LONG BEACH PRESS-TELEGRAM
By Kristopher Hanson, Staff Writer
SAN PEDRO – The family of a longshoreman who was run over by a Dodge pickup at a container terminal in 2004 has been awarded $55.2 million by a jury who found the truck mechanically defective.
Richard Mraz, 38, was working at the American Presidents Line facility on Terminal Island when the pickup reversed into him after he had exited it, knocking him to the ground and resulting in a fatal head injury.
Jurors found that a “park-to-reverse” defect in the Dodge Dakota, owned by APL, caused Mraz’s death, and that automaker DaimlerChrysler was negligent in design of the vehicle’s transmission system.
“DaimlerChrysler made a conscious decision to risk the public safety instead of issuing a proper product recall involving over a million cars,” said attorney Charles D. Naylor, a San Pedro-based maritime law attorney who represented Mraz’s widow, Adriana, and their three children.
“It’s just wrong, and in this case, it resulted in someone being killed.”
The award, announced Wednesday in Los Angeles Superior Court following a month-long trial, includes $5.2 million in compensatory damages and $50 million in punitive damages.
The jury also found Mraz 10 percent at fault and APL 15 percent at fault.
DaimlerChrysler is considering an appeal and blames the accident on driver error, contending Mraz left the 1992-model vehicle in reverse when he exited.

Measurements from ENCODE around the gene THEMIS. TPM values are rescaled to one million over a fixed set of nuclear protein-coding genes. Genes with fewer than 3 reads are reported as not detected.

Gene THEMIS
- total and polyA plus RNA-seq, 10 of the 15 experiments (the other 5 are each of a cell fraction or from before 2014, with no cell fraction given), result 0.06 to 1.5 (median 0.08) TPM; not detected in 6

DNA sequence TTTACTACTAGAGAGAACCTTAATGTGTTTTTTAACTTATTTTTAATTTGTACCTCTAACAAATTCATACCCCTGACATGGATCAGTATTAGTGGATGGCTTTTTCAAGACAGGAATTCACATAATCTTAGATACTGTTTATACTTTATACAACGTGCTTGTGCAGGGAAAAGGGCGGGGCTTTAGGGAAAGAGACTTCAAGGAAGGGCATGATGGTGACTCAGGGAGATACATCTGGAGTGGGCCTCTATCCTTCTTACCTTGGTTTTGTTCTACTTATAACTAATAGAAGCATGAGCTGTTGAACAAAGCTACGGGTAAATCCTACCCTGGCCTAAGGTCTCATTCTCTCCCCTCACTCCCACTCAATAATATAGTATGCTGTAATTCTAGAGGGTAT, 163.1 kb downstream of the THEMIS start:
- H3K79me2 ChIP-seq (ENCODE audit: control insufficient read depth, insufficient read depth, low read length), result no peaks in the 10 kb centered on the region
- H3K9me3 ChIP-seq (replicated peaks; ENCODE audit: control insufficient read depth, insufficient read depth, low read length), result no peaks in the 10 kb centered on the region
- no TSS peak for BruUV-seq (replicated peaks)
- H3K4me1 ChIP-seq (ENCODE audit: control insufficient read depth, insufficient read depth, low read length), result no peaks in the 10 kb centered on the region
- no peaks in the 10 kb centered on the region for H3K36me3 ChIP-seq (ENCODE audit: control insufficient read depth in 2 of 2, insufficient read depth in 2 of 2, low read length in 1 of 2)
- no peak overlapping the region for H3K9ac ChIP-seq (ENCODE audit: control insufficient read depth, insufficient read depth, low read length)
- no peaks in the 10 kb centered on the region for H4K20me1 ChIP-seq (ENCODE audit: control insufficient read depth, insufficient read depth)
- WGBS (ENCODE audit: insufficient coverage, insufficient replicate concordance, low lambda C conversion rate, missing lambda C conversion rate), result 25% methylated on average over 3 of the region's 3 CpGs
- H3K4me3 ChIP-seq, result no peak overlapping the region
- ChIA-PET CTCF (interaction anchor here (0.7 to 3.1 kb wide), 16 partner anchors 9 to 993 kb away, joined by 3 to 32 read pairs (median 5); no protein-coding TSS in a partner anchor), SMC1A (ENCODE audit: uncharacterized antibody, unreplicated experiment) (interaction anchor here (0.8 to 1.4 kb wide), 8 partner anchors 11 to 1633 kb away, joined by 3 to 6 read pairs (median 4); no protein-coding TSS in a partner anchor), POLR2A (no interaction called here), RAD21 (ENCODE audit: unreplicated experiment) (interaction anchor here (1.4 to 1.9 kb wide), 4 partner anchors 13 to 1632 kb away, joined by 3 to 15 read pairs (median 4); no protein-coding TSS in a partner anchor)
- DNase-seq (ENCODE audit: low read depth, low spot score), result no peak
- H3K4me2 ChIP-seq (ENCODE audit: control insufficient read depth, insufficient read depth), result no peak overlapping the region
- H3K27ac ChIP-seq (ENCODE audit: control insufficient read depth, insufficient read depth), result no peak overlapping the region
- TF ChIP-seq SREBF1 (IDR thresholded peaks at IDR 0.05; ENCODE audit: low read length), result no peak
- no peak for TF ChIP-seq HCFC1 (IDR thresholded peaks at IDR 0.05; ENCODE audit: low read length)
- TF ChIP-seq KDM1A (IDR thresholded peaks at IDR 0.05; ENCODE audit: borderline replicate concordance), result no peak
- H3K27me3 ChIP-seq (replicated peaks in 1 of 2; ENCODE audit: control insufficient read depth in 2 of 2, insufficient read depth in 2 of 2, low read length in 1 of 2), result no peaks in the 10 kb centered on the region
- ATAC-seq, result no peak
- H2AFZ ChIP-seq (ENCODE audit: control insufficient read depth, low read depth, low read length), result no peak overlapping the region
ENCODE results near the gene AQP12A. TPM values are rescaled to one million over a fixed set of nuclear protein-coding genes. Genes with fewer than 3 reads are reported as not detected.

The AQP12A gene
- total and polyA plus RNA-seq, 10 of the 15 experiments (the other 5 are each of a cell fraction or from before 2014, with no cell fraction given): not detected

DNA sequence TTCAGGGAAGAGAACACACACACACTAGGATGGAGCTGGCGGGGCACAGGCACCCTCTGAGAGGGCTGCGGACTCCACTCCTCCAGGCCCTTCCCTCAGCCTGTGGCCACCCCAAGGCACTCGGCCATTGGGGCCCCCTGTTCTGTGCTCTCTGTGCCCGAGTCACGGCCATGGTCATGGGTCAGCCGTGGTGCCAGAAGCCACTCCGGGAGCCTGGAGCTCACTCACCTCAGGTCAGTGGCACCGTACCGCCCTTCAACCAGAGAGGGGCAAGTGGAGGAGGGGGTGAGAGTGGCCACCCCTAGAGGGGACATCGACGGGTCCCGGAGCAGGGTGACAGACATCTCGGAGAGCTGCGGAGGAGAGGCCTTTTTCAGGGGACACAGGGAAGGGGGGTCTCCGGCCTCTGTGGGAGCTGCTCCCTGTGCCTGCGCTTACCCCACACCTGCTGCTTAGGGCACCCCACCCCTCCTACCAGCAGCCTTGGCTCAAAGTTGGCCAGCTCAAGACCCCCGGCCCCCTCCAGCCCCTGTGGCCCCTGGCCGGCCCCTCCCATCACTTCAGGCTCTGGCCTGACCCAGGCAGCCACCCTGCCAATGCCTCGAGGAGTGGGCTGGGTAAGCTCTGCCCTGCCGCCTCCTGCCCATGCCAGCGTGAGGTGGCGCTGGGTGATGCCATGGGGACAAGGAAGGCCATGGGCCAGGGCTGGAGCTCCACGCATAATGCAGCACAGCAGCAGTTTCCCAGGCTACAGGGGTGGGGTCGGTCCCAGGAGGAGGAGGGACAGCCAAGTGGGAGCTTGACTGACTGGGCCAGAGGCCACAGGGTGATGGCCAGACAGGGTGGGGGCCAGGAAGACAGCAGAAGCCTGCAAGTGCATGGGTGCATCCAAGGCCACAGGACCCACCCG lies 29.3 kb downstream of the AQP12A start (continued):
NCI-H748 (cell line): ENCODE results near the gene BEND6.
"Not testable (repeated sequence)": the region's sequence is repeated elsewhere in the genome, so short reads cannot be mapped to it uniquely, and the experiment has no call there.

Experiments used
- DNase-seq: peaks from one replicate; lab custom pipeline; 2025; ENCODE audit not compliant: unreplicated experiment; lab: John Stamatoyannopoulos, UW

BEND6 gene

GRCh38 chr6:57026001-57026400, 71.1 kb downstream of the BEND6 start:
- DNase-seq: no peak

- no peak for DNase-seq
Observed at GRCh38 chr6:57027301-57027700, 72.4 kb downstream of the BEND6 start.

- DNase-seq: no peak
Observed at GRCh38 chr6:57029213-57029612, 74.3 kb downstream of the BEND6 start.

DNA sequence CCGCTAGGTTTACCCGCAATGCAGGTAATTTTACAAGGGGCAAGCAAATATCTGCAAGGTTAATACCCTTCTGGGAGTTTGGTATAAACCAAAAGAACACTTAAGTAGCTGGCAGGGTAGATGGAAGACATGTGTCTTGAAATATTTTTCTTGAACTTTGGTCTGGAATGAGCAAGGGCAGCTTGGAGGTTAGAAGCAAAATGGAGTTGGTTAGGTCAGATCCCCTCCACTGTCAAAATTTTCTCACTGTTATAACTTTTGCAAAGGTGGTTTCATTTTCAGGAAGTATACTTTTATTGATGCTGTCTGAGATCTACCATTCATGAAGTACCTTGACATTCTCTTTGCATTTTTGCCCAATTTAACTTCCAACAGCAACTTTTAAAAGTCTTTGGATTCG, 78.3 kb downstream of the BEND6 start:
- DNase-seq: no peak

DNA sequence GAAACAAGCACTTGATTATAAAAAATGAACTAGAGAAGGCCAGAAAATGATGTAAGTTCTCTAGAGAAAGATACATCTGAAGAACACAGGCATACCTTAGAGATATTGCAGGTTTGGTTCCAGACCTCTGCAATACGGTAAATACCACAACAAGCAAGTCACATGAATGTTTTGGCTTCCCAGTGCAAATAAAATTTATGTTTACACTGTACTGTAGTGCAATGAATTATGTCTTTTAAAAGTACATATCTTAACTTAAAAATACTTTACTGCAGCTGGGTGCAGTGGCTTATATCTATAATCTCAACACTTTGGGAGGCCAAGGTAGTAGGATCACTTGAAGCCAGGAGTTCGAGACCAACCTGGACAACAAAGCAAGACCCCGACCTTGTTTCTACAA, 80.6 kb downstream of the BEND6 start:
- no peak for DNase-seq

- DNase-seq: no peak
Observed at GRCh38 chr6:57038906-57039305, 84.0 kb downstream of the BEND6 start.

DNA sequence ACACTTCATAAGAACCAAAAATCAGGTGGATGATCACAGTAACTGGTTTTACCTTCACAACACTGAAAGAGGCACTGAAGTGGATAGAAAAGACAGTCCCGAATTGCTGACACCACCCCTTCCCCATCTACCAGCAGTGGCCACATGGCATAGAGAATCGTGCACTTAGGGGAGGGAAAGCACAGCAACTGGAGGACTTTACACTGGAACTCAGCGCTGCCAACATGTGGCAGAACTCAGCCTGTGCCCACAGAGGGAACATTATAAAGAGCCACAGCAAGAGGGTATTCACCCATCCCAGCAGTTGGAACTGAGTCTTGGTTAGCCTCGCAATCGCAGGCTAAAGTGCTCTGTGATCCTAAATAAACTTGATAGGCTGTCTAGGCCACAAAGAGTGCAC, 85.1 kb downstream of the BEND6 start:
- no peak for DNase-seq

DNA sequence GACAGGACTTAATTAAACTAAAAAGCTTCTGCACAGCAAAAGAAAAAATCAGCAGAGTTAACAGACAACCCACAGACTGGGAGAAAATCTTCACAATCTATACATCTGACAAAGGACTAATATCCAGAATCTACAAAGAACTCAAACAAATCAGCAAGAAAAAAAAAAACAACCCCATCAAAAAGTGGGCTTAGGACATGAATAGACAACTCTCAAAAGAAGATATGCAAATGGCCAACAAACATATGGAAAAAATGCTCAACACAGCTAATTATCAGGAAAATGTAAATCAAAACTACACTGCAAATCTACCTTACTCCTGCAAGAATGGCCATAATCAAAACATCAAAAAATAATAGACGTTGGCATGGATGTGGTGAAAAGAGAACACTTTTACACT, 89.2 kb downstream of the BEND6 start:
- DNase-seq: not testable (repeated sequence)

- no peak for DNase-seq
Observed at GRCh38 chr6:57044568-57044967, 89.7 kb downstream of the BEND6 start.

“DaimlerChrysler shares the jury’s obvious sympathy with the Mraz family over this tragic accident,” said company attorney Louann Van Der Wiele. “However, the accident occurred because Mr. Mraz ignored proper safety procedures by exiting a vehicle that was still running then compounding this error by attempting to jump into the vehicle while it was moving.”
The accident occurred April 13, 2004, when Mraz, a longshoreman since 1994, was knocked to the ground when he attempted to stop the truck as it was reversing.
The truck eventually rolled over him before co-workers were able to stop it. The father of three and San Pedro native slipped into a coma and died May 1.
Although DaimlerChrysler issued a recall on Dodge Dakotas in 2000 to fix the “park-to-reverse” problem, the individual truck Mraz was driving had not been repaired and the automaker could not prove it had sent a notice to APL regarding the recall, jurors found.
Regardless of the recall, the jury found DaimlerChrysler’s overall effort to repair the defect, which affected all 1988-2003 Dakotas, had been inadequate.
“The evidence showed that the recall would have had absolutely no effect on the accident as it happened to Richard Mraz,” said Naylor, who worked with co-counsel Scott Nealey and Robert Nelson.
The alleged defect occurs when the gear is placed in what appears to be the park position, then allegedly slips into powered reverse after a short delay.
DaimlerChrysler adamantly denies any possible defect caused vehicles to suddenly slip into reverse, but during trial, plaintiffs introduced a 1999 internal memo by DaimlerChrysler indicating the company was aware of a potential problem regarding the parking gear, but feared liability and failed to properly investigate, Naylor said.
Adriana Mraz said she was pleased the automaker was held responsible.
“My goal is to make the public aware of the problems these vehicles have,” she said Thursday. “No matter how much money you have, a corporation has the responsibility to ensure the products they manufacture are safe.”
APL, which operates a large terminal in the Port of Los Angeles, settled with the family before the trial began.